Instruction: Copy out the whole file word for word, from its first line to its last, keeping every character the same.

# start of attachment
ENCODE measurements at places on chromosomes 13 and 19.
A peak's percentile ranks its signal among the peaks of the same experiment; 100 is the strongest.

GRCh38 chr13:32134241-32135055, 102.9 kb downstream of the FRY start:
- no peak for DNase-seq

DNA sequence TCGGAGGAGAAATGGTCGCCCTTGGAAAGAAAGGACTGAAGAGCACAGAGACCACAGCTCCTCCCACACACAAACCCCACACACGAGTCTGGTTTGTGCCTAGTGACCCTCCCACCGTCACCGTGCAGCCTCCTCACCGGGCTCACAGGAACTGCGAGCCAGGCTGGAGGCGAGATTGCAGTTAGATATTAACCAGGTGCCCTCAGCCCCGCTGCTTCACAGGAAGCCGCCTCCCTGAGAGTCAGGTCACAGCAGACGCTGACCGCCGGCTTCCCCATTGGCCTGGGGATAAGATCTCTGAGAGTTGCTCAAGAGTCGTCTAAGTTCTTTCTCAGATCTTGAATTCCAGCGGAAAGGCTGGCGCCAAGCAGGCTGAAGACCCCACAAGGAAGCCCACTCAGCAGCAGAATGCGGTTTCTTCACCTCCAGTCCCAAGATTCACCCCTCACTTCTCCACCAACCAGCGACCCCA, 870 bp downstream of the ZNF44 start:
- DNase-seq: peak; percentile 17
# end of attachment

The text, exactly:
ENCODE measurements at places on chromosomes 13 and 19.
A peak's percentile ranks its signal among the peaks of the same experiment; 100 is the strongest.

GRCh38 chr13:32134241-32135055, 102.9 kb downstream of the FRY start:
- no peak for DNase-seq

DNA sequence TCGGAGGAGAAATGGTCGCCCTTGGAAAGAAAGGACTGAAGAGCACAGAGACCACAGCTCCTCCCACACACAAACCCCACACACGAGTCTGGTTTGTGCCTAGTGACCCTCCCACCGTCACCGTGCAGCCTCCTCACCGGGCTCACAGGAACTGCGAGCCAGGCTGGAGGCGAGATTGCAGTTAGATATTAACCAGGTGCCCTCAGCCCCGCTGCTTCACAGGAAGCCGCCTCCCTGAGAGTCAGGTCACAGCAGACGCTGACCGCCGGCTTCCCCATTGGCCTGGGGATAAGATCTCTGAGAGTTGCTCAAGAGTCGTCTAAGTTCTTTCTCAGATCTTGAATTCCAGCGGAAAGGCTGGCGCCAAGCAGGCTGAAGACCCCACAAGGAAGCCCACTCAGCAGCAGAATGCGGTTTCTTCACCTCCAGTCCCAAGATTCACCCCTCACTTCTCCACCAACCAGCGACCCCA, 870 bp downstream of the ZNF44 start:
- DNase-seq: peak; percentile 17